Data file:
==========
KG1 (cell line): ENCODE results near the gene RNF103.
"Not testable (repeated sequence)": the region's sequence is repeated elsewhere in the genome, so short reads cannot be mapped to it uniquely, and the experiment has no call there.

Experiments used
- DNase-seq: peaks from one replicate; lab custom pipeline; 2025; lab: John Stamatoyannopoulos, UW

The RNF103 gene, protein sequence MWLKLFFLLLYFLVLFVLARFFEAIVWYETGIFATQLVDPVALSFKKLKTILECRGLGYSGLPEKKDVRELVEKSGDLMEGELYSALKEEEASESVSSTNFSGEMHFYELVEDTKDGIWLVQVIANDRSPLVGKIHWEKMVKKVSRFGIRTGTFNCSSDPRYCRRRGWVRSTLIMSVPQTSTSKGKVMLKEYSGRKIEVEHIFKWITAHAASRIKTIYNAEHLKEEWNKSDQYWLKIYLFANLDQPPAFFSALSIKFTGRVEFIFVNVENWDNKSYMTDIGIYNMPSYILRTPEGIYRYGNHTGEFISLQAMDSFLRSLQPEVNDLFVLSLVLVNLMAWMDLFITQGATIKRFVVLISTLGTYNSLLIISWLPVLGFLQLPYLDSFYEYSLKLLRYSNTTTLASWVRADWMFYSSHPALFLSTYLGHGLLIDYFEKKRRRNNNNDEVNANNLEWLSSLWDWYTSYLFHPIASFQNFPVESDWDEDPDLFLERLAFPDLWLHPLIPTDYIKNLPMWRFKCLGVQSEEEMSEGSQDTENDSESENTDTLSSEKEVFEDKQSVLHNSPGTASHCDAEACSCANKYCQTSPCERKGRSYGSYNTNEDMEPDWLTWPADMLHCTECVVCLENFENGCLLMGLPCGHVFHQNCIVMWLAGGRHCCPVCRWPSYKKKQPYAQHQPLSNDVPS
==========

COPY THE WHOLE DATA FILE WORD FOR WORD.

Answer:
KG1 (cell line): ENCODE results near the gene RNF103.
"Not testable (repeated sequence)": the region's sequence is repeated elsewhere in the genome, so short reads cannot be mapped to it uniquely, and the experiment has no call there.

Experiments used
- DNase-seq: peaks from one replicate; lab custom pipeline; 2025; lab: John Stamatoyannopoulos, UW

The RNF103 gene, protein sequence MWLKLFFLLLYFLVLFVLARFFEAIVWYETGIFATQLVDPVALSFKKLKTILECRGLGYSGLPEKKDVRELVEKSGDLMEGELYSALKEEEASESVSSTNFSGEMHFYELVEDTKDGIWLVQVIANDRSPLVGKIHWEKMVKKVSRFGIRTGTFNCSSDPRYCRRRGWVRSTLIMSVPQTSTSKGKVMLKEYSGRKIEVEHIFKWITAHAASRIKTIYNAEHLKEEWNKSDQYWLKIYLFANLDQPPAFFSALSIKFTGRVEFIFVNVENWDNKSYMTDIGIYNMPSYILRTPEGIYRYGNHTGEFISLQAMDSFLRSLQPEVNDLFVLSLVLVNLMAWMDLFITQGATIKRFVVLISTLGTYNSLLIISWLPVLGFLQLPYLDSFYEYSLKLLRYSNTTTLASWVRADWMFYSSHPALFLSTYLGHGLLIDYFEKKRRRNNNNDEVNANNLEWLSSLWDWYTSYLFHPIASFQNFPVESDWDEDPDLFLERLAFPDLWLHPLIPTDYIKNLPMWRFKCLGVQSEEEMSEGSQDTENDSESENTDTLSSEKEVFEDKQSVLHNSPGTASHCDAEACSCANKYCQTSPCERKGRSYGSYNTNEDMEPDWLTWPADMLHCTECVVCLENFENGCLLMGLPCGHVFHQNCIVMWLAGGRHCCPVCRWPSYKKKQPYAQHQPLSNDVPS